The **Big O notation**, where O stands for ‘order of’, is concerned with what happens for very large values of n. For example, if a sorting algorithm performs n^{2} operations to sort just n elements, then that algorithm would be described as an O(n^{2} ) algorithm

When expressing complexity using the Big O notation, constant multipliers are ignored. So, an O(4n) algorithm is equivalent to O(n), which is how it should be written.

If f(n) and g(n) are the functions defined on a positive integer number n, then

f(n) = O(g(n))

That is, f of n is Big–O of g of n if and only if positive constants c and n exist, such that f(n)£cg(n). It means that for large amounts of data, f(n) will grow no more than a constant factor than g(n). Hence, g provides an upper bound. Note that here c is a constant which depends on the following factors:

- the programming language used,
- the quality of the compiler or interpreter
- the CPU speed
- the size of the main memory and the access time to it
- the knowledge of the programmer, and
- the algorithm itself, which may require simple but also time-consuming machine instructions

If f(n) ≤ cg(n), c > 0, ∀ n ≥ n0 , then f(n) = O(g(n)) and g(n) is an asymptotically tight upper bound for f(n)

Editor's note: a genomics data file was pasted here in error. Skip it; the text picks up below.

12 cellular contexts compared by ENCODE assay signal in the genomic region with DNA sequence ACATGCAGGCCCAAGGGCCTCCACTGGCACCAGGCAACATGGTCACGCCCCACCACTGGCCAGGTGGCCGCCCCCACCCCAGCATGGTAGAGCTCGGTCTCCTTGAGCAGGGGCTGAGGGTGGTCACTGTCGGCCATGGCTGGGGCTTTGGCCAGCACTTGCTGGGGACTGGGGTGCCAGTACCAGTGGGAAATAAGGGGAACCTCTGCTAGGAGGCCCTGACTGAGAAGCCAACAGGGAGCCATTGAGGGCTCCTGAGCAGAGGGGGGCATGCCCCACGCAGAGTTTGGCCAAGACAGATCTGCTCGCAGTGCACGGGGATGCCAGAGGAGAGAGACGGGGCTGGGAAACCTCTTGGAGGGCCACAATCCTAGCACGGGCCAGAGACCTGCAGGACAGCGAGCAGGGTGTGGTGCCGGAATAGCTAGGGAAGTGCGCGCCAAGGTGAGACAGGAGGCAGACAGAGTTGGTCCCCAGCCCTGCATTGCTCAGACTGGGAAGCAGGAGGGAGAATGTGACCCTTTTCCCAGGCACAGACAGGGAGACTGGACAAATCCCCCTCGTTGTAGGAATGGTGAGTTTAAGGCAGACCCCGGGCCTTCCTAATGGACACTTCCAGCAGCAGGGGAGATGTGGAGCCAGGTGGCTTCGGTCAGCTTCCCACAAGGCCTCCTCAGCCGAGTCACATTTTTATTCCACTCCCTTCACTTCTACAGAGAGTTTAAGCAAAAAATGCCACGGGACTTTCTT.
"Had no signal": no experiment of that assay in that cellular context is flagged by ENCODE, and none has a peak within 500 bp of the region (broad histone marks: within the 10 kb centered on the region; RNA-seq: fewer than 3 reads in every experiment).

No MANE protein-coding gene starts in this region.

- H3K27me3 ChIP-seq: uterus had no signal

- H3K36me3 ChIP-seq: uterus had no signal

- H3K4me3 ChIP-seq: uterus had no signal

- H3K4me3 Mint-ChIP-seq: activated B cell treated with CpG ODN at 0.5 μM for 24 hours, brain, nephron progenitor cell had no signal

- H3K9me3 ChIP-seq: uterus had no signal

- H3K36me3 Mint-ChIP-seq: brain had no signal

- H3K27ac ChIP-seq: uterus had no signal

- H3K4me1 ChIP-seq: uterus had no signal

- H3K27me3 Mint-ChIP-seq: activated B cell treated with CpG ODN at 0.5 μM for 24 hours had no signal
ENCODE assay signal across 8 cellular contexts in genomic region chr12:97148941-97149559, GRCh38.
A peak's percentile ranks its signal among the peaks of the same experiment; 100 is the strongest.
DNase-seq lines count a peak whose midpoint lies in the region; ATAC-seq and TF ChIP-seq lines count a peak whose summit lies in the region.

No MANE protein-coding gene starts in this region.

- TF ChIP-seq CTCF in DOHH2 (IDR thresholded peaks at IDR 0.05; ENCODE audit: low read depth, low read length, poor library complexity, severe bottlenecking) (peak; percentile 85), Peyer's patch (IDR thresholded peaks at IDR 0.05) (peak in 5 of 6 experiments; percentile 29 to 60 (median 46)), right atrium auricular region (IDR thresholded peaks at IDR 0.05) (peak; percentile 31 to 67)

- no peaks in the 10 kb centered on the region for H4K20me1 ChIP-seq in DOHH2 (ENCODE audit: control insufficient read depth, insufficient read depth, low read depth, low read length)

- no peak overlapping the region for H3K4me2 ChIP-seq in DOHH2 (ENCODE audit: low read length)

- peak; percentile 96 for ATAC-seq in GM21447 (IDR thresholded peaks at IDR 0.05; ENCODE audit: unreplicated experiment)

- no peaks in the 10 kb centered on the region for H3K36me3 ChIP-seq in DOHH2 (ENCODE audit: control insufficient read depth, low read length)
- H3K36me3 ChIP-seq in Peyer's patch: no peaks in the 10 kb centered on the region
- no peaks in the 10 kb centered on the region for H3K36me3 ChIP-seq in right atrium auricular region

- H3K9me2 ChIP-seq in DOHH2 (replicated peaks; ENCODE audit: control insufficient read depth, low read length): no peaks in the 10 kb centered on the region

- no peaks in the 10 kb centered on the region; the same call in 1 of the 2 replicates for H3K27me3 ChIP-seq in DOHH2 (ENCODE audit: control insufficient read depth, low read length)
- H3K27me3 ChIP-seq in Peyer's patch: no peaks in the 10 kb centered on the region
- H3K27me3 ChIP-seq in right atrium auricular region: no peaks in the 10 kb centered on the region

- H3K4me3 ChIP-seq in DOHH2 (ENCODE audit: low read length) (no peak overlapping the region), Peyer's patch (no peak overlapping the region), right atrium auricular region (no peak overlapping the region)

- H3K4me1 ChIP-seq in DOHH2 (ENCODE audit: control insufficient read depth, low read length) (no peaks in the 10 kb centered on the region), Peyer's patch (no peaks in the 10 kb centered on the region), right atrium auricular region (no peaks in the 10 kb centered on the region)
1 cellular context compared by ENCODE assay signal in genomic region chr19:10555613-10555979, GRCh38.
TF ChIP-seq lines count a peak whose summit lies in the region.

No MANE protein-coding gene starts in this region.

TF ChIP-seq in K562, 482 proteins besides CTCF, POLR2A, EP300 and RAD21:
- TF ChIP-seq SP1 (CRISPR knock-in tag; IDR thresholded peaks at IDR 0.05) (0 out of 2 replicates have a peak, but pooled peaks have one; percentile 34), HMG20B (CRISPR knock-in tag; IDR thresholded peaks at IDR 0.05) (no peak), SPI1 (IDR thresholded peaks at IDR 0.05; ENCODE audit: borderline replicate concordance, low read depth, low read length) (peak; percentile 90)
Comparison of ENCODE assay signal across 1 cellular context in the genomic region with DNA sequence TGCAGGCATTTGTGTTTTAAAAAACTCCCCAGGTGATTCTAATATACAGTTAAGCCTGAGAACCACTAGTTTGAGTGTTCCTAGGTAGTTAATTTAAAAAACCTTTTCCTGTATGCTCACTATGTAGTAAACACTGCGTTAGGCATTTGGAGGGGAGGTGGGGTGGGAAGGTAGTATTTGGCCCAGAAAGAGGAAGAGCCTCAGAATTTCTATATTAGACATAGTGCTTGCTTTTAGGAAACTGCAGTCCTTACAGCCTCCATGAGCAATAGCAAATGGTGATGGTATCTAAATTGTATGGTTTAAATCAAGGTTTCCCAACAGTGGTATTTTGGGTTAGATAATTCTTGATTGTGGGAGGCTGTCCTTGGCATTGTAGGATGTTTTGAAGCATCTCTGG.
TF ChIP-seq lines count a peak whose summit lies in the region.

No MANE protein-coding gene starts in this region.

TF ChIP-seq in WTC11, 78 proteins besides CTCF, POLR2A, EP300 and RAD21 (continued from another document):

**Categories of Algorithms**

According to the Big O notation, we have five different categories of algorithms:

- Constant time algorithm: running time complexity given as O(1)
- Linear time algorithm: running time complexity given as O(n)
- Logarithmic time algorithm: running time complexity given as O(log n)
- Polynomial time algorithm: running time complexity given as O(n
^{k}) where k > 1 - Exponential time algorithm: running time complexity given as O(2
^{n})

**Limitations of Big O Notation**

There are certain limitations with the Big O notation of expressing the complexity of algorithms. These limitations are as follows:

- Many algorithms are simply too hard to analyse mathematically.
- There may not be sufficient information to calculate the behaviour of the algorithm in the average case.
- Big O analysis only tells us how the algorithm grows with the size of the problem, not how efficient it is, as it does not consider the programming effort.
- It ignores important constants. For example, if one algorithm takes O(n2 ) time to execute and the other takes O(100000n2 ) time to execute, then as per Big O, both algorithm have equal time complexity. In real-time systems, this may be a serious consideration